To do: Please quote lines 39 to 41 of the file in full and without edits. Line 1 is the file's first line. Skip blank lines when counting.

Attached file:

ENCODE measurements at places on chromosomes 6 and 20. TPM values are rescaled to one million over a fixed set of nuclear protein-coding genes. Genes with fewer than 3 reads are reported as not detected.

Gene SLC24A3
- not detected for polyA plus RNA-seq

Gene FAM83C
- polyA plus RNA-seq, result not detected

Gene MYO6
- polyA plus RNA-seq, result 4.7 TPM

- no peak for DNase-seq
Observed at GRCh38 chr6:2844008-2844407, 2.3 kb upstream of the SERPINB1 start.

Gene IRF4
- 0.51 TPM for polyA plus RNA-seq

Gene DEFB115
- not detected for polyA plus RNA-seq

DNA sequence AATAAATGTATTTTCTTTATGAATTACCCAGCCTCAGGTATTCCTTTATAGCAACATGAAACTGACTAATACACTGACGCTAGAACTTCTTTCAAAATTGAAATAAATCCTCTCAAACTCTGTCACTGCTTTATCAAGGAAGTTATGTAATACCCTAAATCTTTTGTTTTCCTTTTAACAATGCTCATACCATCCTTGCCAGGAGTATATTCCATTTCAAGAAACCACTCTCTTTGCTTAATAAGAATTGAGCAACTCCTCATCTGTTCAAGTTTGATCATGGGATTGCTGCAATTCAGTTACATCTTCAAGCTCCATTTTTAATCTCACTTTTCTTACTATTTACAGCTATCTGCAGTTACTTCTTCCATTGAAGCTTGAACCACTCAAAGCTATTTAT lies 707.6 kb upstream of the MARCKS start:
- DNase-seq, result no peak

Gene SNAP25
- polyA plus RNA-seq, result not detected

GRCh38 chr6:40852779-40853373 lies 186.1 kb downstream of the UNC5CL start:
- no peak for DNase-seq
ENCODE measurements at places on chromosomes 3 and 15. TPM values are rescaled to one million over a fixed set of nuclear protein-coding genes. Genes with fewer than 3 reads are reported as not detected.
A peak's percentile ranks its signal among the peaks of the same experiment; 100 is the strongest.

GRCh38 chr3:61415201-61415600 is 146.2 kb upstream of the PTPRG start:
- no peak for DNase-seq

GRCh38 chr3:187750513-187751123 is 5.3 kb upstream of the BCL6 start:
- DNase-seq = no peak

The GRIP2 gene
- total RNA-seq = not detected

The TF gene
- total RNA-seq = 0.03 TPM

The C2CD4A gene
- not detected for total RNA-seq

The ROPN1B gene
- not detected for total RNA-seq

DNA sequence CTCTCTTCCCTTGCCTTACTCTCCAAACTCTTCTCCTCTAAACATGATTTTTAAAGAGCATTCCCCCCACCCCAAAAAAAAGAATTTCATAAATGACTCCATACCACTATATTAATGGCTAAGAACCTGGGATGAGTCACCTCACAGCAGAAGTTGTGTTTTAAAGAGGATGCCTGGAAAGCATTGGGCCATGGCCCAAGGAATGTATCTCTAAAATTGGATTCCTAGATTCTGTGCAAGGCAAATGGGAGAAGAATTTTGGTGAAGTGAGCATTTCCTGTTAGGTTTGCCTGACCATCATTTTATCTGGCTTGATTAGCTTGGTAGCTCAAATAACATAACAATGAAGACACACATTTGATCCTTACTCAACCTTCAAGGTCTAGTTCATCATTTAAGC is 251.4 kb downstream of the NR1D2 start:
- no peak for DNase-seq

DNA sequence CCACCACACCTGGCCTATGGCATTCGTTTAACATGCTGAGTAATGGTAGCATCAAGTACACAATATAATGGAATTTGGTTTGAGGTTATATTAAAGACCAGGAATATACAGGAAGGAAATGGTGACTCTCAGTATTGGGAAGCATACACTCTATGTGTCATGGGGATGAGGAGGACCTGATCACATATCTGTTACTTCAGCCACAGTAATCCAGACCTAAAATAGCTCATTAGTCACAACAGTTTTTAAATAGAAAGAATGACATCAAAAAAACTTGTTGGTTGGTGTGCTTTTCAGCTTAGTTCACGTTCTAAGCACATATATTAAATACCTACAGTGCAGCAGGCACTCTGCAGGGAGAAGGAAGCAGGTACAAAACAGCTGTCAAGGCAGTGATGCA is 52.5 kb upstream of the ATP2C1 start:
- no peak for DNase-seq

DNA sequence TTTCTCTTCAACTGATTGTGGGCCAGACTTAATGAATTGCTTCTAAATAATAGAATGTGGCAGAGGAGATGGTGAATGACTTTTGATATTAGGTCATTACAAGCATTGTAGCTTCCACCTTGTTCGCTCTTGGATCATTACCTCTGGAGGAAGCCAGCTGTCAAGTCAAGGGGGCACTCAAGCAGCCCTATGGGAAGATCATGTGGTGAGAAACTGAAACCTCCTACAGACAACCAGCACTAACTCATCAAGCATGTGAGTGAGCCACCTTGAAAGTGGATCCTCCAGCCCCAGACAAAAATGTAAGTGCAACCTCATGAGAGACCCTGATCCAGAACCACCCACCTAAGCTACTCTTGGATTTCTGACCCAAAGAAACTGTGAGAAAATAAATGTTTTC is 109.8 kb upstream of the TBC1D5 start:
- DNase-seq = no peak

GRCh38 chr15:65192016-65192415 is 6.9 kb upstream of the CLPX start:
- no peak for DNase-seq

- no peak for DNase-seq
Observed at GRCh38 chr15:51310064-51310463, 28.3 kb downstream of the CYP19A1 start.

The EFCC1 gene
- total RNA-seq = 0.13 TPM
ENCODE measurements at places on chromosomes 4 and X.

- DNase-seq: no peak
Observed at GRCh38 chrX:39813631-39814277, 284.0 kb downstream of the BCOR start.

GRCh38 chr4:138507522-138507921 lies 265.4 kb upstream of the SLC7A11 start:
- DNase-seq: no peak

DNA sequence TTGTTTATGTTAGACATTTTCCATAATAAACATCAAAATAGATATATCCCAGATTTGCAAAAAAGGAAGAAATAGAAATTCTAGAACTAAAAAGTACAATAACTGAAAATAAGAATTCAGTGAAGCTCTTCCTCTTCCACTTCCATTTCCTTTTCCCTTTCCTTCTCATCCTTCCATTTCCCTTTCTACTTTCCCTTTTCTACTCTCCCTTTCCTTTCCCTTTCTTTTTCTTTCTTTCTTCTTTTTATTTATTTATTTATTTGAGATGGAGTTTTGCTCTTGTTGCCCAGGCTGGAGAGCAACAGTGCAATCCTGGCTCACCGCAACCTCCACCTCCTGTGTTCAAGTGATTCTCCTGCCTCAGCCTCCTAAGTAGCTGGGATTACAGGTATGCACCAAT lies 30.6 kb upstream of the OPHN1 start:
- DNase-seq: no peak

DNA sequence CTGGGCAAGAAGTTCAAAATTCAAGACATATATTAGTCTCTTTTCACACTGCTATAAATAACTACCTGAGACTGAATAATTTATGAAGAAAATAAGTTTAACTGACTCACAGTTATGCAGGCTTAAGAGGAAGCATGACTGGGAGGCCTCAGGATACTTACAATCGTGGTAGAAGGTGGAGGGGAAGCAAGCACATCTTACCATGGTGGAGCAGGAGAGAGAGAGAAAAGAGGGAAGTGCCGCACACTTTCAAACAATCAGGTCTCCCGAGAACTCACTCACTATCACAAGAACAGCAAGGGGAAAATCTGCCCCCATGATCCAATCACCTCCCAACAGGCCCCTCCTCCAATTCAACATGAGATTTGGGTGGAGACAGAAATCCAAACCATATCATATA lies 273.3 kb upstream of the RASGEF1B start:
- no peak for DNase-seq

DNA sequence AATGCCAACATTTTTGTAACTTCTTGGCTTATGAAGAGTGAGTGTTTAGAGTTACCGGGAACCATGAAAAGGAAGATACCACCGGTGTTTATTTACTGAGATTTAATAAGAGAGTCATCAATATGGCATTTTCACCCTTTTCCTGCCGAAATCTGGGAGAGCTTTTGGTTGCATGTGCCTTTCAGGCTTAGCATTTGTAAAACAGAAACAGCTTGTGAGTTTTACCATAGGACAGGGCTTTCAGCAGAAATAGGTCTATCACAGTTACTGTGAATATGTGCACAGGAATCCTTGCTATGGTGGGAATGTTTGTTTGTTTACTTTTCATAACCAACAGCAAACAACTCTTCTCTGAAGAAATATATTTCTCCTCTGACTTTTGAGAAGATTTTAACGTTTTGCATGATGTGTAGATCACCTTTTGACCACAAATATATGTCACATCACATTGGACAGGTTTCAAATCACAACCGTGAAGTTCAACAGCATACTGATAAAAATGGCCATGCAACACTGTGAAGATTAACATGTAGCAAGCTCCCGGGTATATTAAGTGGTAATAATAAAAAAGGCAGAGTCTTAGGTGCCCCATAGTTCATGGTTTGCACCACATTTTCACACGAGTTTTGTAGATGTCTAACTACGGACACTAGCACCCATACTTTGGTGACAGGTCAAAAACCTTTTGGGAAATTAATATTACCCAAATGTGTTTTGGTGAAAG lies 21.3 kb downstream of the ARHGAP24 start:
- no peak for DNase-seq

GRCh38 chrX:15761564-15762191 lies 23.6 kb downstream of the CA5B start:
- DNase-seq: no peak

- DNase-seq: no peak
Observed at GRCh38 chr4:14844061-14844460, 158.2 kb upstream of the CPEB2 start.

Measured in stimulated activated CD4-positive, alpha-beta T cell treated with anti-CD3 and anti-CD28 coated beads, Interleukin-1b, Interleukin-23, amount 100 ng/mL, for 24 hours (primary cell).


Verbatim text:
- DNase-seq = no peak

GRCh38 chr15:65192016-65192415 is 6.9 kb upstream of the CLPX start:
- no peak for DNase-seq